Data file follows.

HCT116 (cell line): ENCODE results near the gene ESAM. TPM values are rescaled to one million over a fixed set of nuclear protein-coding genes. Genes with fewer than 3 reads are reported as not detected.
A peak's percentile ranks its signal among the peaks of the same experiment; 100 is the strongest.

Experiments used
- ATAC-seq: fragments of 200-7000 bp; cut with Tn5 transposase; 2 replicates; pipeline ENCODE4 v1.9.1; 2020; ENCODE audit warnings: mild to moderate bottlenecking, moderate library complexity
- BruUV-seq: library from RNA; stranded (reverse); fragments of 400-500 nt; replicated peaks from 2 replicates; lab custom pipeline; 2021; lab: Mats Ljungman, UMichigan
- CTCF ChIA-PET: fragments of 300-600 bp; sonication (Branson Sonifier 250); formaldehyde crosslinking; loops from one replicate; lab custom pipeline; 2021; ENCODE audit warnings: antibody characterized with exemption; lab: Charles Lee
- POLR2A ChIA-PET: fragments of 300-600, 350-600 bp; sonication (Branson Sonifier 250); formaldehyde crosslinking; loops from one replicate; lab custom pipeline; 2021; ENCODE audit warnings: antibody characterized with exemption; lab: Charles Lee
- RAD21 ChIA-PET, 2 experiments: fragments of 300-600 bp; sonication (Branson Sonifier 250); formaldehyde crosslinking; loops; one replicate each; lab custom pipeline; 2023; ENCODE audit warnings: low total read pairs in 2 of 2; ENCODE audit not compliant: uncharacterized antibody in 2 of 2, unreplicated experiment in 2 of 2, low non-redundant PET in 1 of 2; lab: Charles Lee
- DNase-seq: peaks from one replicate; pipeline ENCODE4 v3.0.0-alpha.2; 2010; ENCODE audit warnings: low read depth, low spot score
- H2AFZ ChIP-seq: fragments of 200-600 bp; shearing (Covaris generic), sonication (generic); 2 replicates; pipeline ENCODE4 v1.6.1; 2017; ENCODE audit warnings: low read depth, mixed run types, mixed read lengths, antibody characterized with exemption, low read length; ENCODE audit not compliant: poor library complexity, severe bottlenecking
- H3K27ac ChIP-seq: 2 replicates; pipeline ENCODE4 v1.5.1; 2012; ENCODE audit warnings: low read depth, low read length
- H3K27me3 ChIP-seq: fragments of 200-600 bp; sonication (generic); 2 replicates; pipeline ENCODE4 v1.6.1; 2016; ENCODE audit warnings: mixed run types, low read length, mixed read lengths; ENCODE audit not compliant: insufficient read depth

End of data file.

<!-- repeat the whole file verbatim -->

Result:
HCT116 (cell line): ENCODE results near the gene ESAM. TPM values are rescaled to one million over a fixed set of nuclear protein-coding genes. Genes with fewer than 3 reads are reported as not detected.
A peak's percentile ranks its signal among the peaks of the same experiment; 100 is the strongest.

Experiments used
- ATAC-seq: fragments of 200-7000 bp; cut with Tn5 transposase; 2 replicates; pipeline ENCODE4 v1.9.1; 2020; ENCODE audit warnings: mild to moderate bottlenecking, moderate library complexity
- BruUV-seq: library from RNA; stranded (reverse); fragments of 400-500 nt; replicated peaks from 2 replicates; lab custom pipeline; 2021; lab: Mats Ljungman, UMichigan
- CTCF ChIA-PET: fragments of 300-600 bp; sonication (Branson Sonifier 250); formaldehyde crosslinking; loops from one replicate; lab custom pipeline; 2021; ENCODE audit warnings: antibody characterized with exemption; lab: Charles Lee
- POLR2A ChIA-PET: fragments of 300-600, 350-600 bp; sonication (Branson Sonifier 250); formaldehyde crosslinking; loops from one replicate; lab custom pipeline; 2021; ENCODE audit warnings: antibody characterized with exemption; lab: Charles Lee
- RAD21 ChIA-PET, 2 experiments: fragments of 300-600 bp; sonication (Branson Sonifier 250); formaldehyde crosslinking; loops; one replicate each; lab custom pipeline; 2023; ENCODE audit warnings: low total read pairs in 2 of 2; ENCODE audit not compliant: uncharacterized antibody in 2 of 2, unreplicated experiment in 2 of 2, low non-redundant PET in 1 of 2; lab: Charles Lee
- DNase-seq: peaks from one replicate; pipeline ENCODE4 v3.0.0-alpha.2; 2010; ENCODE audit warnings: low read depth, low spot score
- H2AFZ ChIP-seq: fragments of 200-600 bp; shearing (Covaris generic), sonication (generic); 2 replicates; pipeline ENCODE4 v1.6.1; 2017; ENCODE audit warnings: low read depth, mixed run types, mixed read lengths, antibody characterized with exemption, low read length; ENCODE audit not compliant: poor library complexity, severe bottlenecking
- H3K27ac ChIP-seq: 2 replicates; pipeline ENCODE4 v1.5.1; 2012; ENCODE audit warnings: low read depth, low read length
- H3K27me3 ChIP-seq: fragments of 200-600 bp; sonication (generic); 2 replicates; pipeline ENCODE4 v1.6.1; 2016; ENCODE audit warnings: mixed run types, low read length, mixed read lengths; ENCODE audit not compliant: insufficient read depth